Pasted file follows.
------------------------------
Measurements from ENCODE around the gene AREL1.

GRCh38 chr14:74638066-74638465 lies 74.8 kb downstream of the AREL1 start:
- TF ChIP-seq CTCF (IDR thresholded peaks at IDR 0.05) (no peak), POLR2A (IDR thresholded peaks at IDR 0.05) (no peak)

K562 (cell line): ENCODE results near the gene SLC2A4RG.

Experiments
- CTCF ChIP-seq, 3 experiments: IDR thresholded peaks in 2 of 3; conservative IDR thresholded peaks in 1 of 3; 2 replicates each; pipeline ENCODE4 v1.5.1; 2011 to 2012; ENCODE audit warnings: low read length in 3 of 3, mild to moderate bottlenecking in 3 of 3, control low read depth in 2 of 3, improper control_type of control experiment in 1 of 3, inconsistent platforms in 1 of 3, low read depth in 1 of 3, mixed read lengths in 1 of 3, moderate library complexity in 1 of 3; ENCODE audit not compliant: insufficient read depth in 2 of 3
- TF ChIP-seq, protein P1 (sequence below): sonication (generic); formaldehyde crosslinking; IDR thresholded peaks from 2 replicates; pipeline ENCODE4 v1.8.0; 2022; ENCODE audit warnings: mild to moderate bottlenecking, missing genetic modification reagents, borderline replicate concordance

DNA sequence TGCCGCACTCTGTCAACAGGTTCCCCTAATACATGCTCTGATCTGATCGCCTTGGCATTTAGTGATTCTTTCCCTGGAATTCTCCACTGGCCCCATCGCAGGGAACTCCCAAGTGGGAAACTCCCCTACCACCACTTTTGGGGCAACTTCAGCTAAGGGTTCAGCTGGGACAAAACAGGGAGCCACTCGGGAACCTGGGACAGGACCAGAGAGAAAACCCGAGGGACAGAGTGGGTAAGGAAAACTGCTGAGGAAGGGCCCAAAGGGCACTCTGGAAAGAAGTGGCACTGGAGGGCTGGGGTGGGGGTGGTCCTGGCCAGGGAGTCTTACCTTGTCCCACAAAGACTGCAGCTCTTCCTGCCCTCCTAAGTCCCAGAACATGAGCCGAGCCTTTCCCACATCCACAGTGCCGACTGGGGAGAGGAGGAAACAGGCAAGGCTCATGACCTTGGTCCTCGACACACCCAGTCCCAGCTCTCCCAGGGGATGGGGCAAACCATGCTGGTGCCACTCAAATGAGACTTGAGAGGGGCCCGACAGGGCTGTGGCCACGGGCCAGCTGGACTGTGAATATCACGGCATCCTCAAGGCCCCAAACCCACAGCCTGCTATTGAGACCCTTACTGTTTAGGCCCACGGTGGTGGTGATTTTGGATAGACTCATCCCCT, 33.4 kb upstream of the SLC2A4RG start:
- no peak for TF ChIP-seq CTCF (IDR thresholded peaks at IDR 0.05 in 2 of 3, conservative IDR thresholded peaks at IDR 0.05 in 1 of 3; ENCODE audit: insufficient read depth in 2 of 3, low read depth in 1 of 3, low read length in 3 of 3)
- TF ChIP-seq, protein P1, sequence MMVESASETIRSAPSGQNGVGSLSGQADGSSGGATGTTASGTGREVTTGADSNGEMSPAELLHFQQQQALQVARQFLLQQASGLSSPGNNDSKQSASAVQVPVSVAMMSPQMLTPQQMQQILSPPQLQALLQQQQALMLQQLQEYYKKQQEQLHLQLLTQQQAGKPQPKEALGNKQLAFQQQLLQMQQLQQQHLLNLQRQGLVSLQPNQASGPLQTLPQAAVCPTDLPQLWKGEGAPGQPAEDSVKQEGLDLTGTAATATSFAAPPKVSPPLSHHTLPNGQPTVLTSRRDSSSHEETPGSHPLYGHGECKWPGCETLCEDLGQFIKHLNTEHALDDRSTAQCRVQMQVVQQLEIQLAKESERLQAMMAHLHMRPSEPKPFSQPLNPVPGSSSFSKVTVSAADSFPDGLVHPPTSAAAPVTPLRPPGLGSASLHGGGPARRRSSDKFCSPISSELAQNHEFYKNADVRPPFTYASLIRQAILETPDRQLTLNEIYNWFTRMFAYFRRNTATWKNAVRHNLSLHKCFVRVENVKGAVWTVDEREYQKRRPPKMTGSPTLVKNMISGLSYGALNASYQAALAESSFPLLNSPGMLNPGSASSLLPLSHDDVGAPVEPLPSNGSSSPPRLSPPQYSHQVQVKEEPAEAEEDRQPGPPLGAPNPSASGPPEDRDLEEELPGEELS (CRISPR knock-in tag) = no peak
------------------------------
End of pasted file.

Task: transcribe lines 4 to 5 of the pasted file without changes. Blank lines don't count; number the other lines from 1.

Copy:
K562 (cell line): ENCODE results near the gene SLC2A4RG.

Experiments